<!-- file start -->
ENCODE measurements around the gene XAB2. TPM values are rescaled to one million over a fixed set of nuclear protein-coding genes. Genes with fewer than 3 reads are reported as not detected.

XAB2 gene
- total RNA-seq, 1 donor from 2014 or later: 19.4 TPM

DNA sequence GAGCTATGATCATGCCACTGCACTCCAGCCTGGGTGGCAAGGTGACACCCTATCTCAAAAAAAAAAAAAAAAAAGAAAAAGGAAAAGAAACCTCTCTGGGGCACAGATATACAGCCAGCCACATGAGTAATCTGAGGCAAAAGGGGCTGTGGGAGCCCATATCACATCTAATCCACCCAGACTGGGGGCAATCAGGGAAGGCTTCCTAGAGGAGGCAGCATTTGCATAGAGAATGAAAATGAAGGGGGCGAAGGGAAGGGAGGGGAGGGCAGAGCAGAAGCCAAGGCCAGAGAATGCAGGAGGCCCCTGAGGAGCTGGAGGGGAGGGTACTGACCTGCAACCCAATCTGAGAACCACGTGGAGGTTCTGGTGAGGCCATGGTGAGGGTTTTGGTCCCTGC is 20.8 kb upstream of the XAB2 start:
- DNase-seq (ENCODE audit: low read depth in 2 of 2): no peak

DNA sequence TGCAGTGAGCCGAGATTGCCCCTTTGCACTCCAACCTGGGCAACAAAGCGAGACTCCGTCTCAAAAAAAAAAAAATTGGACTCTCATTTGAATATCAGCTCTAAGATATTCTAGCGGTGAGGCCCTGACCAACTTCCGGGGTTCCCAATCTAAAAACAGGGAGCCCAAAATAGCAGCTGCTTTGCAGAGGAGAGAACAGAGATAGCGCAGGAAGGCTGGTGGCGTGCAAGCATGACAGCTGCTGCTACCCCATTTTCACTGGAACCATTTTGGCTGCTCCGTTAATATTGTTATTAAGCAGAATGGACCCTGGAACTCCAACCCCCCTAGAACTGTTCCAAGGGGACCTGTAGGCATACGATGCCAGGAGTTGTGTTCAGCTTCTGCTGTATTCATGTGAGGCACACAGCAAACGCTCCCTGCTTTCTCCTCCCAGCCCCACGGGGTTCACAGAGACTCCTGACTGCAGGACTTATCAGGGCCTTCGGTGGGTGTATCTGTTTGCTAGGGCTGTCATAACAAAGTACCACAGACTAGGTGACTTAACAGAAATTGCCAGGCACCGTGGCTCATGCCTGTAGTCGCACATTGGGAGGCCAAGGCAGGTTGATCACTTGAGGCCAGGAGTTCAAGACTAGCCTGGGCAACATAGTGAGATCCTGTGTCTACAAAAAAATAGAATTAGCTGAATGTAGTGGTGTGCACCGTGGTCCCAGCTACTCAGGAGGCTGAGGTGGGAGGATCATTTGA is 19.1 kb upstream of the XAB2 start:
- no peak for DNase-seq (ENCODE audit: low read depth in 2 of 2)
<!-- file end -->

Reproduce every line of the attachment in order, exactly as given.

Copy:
ENCODE measurements around the gene XAB2. TPM values are rescaled to one million over a fixed set of nuclear protein-coding genes. Genes with fewer than 3 reads are reported as not detected.

XAB2 gene
- total RNA-seq, 1 donor from 2014 or later: 19.4 TPM

DNA sequence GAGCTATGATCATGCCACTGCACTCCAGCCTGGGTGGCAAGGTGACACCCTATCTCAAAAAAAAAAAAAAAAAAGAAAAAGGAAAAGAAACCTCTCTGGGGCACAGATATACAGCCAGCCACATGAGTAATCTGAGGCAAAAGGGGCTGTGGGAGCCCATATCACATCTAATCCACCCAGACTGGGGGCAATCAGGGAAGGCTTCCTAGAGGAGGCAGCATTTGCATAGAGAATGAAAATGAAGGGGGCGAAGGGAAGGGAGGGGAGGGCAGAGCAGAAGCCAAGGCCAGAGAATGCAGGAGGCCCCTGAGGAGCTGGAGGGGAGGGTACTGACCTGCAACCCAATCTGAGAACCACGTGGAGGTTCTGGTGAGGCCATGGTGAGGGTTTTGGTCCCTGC is 20.8 kb upstream of the XAB2 start:
- DNase-seq (ENCODE audit: low read depth in 2 of 2): no peak

DNA sequence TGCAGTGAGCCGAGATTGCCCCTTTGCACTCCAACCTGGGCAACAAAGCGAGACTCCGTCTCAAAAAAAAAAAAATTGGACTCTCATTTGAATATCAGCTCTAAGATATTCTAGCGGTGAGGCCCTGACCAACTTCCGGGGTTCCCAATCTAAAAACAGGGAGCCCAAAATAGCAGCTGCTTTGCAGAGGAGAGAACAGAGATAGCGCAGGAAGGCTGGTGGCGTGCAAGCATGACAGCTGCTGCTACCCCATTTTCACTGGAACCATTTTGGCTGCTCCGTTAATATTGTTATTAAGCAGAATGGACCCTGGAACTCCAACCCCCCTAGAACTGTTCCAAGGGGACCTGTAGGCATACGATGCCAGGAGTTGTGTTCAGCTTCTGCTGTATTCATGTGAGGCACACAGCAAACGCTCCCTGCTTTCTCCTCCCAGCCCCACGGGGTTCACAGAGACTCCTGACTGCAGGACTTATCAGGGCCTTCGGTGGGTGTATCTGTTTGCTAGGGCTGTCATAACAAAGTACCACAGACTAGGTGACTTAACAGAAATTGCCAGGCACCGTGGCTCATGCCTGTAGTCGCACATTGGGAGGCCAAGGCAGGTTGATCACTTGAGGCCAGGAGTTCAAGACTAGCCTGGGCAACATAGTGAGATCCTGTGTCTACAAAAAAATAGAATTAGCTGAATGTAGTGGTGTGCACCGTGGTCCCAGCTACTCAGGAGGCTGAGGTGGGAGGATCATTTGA is 19.1 kb upstream of the XAB2 start:
- no peak for DNase-seq (ENCODE audit: low read depth in 2 of 2)